I must admit when I first looked at [i]Brain Age[/i] I was thinking to myself, “You’ve got to be kidding me!” After playing I can’t help but think of the saying “don’t judge a book by its cover.” [i]Brain Age[/i] may seem silly and even perhaps a little dorky at first glance. Give it a chance; you might be surprised what you find inside.
To sum it up, [i]Brain Age[/i] is a video game developed by a real neuroscientist – Dr. Ryuta Kawashima of Japan- that helps you develop your “brain age.” The game consists of multiple mental exercises ranging from simple math calculations to reading aloud to help you train your brain to be tested in the [i]Brain Age[/i] Check.
When you first start the game you get to create a profile. The only noteworthy thing at this point is that you get to use the stylus to create your signature. You also input your birth date and what hand you use to write with. The nice thing is there are multiple profile spaces so that for instance Cone and myself both have our separate training space. And then I can gloat when I have a lower brain age. After your profile is set, you then get your first [i]Brain Age[/i] Check. Your brain age is a number that reflects how active your brain is. The best possible “age” is 20. I am currently at age 23. Your goal, obviously, is to train to get to age 20.
Once you are established as an old fart in the brain age world you then get to go to the Daily Training area of the game so that tomorrow you can improve that embarrassing brain age. You can only record scores for training and your brain age once a day, so it encourages you, nay forces you to play daily. In the training area there are multiple exercises to choose from and the more you play, the more you unlock. My personal favorite at this point it one called “Head Count.” It would be much too complicated to explain in full but it deals with keeping track of people as they enter and exit a house. It is definitely a challenge. The game keeps track of your scores via graphs and you can compare yourself to other player’s profiles and also hook up your DS to another to compare scores and other things.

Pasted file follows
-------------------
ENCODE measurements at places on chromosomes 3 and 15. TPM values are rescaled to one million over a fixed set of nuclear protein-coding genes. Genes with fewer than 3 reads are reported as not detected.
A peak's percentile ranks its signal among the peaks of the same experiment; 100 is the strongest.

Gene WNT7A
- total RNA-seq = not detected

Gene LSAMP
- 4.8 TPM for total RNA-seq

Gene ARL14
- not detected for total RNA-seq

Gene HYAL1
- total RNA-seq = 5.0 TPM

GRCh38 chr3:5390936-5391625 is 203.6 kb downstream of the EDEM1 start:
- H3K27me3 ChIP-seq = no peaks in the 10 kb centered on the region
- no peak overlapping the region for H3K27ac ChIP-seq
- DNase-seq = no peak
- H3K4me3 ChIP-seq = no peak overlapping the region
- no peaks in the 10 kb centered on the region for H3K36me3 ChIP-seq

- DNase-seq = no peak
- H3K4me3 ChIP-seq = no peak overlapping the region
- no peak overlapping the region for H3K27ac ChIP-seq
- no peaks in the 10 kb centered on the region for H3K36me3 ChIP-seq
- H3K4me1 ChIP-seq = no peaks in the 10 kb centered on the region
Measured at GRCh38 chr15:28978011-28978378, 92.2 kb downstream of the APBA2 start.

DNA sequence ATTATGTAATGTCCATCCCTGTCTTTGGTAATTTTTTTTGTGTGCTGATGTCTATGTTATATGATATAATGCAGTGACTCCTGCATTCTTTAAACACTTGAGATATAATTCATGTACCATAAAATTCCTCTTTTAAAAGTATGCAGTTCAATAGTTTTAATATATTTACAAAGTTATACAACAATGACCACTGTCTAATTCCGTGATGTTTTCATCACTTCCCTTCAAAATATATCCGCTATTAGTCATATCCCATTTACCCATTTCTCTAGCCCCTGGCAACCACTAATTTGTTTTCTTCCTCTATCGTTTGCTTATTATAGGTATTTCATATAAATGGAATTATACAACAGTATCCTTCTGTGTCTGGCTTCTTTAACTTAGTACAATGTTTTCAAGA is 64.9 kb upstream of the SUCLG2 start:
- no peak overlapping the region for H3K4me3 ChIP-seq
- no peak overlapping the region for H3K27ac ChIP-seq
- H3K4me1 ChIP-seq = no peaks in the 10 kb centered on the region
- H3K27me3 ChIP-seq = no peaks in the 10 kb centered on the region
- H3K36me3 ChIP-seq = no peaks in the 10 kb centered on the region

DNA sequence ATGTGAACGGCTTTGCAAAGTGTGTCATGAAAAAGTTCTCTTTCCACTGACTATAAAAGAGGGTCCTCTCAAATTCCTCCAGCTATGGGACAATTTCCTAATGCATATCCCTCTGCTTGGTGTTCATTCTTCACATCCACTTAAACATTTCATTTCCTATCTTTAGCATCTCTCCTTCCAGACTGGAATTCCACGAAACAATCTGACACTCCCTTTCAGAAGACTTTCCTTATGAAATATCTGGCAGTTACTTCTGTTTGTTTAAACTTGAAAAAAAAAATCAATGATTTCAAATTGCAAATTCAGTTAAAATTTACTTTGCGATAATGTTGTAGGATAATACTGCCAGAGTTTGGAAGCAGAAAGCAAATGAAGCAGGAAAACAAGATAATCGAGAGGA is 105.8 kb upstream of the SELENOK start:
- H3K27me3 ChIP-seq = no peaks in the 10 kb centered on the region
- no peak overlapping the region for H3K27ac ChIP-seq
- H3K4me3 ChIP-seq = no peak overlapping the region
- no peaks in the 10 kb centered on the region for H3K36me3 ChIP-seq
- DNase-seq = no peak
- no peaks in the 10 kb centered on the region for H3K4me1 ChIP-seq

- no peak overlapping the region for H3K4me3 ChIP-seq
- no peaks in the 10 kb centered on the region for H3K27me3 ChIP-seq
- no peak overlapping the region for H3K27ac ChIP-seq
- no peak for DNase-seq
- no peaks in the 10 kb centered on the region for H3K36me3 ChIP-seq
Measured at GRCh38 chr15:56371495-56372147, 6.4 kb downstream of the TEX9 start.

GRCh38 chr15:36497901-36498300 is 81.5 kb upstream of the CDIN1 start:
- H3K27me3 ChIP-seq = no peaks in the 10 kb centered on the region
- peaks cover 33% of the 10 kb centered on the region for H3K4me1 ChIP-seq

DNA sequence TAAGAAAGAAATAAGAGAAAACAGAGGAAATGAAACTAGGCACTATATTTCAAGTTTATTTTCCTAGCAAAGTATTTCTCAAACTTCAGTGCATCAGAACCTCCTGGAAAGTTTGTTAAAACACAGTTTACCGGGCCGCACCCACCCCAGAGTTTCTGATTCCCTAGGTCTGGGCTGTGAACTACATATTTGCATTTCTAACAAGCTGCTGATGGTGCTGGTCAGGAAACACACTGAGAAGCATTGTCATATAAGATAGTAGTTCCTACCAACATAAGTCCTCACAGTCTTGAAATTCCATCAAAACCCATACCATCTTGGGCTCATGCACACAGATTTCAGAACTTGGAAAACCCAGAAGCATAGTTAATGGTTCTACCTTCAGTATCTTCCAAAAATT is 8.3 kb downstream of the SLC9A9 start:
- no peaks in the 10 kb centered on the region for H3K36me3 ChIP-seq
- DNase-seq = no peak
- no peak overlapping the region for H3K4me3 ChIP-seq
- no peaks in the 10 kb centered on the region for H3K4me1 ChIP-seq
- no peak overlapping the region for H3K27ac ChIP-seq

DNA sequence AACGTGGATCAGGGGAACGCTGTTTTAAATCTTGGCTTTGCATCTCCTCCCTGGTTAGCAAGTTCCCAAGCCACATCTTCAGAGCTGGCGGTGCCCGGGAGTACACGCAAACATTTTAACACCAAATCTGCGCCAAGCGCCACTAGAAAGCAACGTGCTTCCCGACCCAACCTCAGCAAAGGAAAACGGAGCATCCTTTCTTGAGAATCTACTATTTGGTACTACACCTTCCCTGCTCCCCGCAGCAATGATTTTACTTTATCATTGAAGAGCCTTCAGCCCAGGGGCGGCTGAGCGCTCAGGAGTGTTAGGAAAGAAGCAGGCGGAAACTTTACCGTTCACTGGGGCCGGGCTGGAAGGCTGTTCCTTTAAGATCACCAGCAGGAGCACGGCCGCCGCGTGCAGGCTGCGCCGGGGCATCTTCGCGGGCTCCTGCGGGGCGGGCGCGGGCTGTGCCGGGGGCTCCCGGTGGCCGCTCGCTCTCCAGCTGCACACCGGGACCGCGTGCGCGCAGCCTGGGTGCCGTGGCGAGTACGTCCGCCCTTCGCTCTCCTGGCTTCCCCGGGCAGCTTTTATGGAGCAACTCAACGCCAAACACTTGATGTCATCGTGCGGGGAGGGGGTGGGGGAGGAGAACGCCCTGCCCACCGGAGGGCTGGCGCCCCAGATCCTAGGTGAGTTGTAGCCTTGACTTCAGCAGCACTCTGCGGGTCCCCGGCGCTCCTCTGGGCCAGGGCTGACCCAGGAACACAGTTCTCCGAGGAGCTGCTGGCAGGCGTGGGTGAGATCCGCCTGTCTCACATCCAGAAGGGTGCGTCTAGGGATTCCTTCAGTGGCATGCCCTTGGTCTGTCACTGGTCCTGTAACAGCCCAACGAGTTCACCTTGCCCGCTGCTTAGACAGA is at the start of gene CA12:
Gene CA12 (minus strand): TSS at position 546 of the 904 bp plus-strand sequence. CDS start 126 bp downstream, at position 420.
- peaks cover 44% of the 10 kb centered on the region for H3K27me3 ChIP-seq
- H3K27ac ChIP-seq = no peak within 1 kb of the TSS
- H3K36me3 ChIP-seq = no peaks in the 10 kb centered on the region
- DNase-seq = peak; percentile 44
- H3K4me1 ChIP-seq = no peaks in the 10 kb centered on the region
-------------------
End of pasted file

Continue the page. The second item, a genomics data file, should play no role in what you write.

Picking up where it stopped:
Also included with the training and brain age testing is Sudoku. You have probably seen it before in the newspaper. It is a series of 3 x 3 squares with some numbers provided to you. You have to then fill in the blank squares with the numbers 1-9. That may sound simple, but there’s more. Each 3 x 3 square can only contain each number once, as can each column and row. It is addicting that is for sure. It is pretty sad that for the past few nights after our son goes to sleep Cone and I fight over who gets to play Sudoku first.
A bit cheesy at times, some of the things the doctor says to you are a bit corny. A bit weird, like when it asks you to draw a rhino, a giraffe, and then Africa from memory to be compared to the drawings the doctor did himself. I maintain that there is no way ANYONE could draw as well as he does with a stylus on a DS screen. Overall, [i]Brain Age[/i] is a fun way to spend a few minutes – or hours if you are Sudoku-ing it – everyday making yourself smarter. You really can’t complain about that. And if your mom tells you to put down the handheld for a while you can simply explain that you are trying to better yourself as a human being. Just don’t tell her I said that…